NHS bosses have had a contract with a medical centre for almost 20 years without any formal tender arrangements being put in place to ensure value for money, a leaked report has revealed.
NHS Highland also made payments to Nairn medical centre without a signed agreement on services in place, it added.
The Tories said the report, which was commissioned by public spending watchdogs at Audit Scotland, exposed “some extremely murky goings-on at NHS Highland”.
It comes after the finances of NHS Tayside have been in the spotlight, after money from public donations was used to pay for new IT systems.
The report on NHS Highland, which was obtained by the Scottish Conservatives, found that “contract monitoring is inconsistent, lacks formality and is not always documented” .
As a result of this, it said that “NHS Highland can not always demonstrate the achievement of value for money”.
Audit Scotland had instructed professional services firm Grant Thornton to look at the contract with Nairn medical centre, along with another contract NHS Highland had for vasectomies, after “concerns” were identified.
The deal with NHS Highland is worth about £200,000 to Nairn medical centre but the report - produced in December 2017 - revealed this “intermediate care contract has been in place since 1998 and has not been subject to a formal tender or value for money (cost/ benefit) formal assessment”.
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Meanwhile, minutes of meetings between the medical centre and the health board indicated the “outcomes NHS Highland anticipated may not be being achieved”.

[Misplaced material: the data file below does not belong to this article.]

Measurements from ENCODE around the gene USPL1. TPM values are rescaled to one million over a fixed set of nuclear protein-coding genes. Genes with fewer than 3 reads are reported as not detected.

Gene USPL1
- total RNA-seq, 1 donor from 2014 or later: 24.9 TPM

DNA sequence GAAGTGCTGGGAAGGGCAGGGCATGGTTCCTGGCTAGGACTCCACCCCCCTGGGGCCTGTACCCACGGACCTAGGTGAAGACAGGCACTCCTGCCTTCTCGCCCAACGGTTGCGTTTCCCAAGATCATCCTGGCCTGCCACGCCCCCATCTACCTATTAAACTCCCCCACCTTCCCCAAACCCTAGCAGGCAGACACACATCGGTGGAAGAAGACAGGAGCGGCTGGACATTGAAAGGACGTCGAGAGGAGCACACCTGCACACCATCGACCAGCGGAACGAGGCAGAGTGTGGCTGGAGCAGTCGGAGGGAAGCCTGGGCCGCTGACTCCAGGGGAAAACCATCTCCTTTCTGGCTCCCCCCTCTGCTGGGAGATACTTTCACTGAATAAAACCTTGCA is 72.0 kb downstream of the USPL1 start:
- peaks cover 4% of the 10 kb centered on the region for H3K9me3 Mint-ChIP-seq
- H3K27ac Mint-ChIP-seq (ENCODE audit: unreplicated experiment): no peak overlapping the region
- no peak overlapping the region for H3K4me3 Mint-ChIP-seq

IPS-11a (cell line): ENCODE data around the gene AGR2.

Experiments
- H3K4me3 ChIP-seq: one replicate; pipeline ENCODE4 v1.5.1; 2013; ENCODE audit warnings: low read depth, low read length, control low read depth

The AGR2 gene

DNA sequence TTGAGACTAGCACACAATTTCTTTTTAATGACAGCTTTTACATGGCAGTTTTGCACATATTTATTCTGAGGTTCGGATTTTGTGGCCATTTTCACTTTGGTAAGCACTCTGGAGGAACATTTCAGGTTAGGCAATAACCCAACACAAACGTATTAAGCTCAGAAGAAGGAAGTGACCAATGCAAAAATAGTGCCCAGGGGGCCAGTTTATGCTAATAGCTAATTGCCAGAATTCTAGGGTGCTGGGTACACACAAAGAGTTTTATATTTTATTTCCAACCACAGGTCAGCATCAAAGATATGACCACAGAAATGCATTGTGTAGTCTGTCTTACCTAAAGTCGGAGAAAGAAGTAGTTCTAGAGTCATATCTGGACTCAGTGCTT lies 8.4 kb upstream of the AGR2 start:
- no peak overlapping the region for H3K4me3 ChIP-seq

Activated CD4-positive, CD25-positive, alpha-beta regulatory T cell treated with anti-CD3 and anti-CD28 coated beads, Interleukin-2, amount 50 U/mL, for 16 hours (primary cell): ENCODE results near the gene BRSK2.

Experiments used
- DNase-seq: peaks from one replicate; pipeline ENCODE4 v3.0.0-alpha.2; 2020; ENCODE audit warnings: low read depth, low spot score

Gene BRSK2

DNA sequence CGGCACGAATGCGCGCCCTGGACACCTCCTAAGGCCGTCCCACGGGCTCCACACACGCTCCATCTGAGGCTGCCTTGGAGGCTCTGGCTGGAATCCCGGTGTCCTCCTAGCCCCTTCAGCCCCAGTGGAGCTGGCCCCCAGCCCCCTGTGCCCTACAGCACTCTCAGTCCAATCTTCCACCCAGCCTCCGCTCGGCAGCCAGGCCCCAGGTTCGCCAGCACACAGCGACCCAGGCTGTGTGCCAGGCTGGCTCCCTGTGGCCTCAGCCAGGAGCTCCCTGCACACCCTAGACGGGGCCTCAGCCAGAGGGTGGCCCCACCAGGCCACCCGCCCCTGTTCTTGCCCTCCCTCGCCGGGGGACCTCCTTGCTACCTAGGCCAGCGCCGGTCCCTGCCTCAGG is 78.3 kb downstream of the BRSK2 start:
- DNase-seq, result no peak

A new agreement between the two parties reached in September 2016 included “better defined performance measures” , with NHS Highland making monthly payments to Nairn medical centre afterwards.
However, this was “not signed off by both parties until February 2017”, with the report adding: “This means that NHS Highland were paying for a service which was not legally agreed by both parties.”
The health board, however, said payments were being made under a pre-existing contract, although it “accepts that payments should not commence until a contract has been signed by all parties”.
Grant Thornton also looked at the service level agreement NHS Highland has in place for vasectomies, noting this was for an “unusual” seven-year period.
The report further stated that as the number of procedures being carried out is increasing, the health board may want to review if the arrangement “still represents value for money”.
In its response, NHS Highland agreed it was “generally accepted” the best value for contract lengths was on average four years.
Conservative Highlands and Islands MSP Edward Mountain said the report suggested that such “mismanagement could be even more widespread”.
He added: “There are clearly some extremely murky goings-on at NHS Highland.
“There is no analysis of value for money, quality of care or patient satisfaction - with budgets as tight as they are, these is completely irresponsible.
“These aren’t contracts for cleaning the windows, they are major deals worth hundreds of thousands of pounds of taxpayers’ money concerning people’s health.”
An NHS Highland spokesman said: “The report is now in the public domain including our response on the matter.
“The required management actions are being taken to implement the recommendations and will be monitored via our Audit Committee.”
A Scottish Government spokesman said: “It is important that all health boards follow the relevant procurement guidelines to ensure the best use of resources.
“We have been clear that we expect NHS Highland to address the issues raised in this audit report and to fully implement its recommendations.”
An Audit Scotland spokesman said: “We asked Grant Thornton, our appointed auditor for NHS Highland, to carry out an audit on specific concerns raised by others in correspondence.
“As a result, the auditor has made several recommendations. We will continue to monitor NHS Highland’s response to these concerns and its wider performance as part of the annual audit process.”
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